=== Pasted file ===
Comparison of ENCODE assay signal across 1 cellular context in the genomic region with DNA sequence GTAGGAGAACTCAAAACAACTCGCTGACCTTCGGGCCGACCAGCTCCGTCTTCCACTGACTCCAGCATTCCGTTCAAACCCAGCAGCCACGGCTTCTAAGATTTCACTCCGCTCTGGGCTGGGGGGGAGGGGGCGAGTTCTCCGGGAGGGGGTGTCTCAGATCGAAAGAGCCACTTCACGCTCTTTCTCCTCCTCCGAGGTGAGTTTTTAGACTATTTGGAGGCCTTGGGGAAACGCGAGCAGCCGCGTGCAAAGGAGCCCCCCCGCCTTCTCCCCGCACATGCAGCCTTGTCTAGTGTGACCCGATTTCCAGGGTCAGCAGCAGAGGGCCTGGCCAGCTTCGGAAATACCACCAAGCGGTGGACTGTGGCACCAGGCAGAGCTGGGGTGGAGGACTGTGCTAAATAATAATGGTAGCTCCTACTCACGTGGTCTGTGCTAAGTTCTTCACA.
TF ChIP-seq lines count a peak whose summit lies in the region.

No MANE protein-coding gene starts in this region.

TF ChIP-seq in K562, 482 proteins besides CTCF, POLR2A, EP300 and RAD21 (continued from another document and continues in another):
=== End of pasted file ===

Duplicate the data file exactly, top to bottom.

Comparison of ENCODE assay signal across 1 cellular context in the genomic region with DNA sequence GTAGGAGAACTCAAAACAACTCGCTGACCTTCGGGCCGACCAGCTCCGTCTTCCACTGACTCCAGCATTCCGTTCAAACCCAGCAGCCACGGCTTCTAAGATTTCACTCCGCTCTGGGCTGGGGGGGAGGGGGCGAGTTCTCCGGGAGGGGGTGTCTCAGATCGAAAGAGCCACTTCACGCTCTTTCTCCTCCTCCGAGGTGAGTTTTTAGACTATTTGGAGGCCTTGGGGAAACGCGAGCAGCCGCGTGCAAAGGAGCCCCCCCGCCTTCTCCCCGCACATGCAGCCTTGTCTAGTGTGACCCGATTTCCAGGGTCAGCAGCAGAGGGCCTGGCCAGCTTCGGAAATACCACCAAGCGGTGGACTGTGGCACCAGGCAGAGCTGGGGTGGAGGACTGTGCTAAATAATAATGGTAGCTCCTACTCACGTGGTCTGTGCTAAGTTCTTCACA.
TF ChIP-seq lines count a peak whose summit lies in the region.

No MANE protein-coding gene starts in this region.

TF ChIP-seq in K562, 482 proteins besides CTCF, POLR2A, EP300 and RAD21 (continued from another document and continues in another):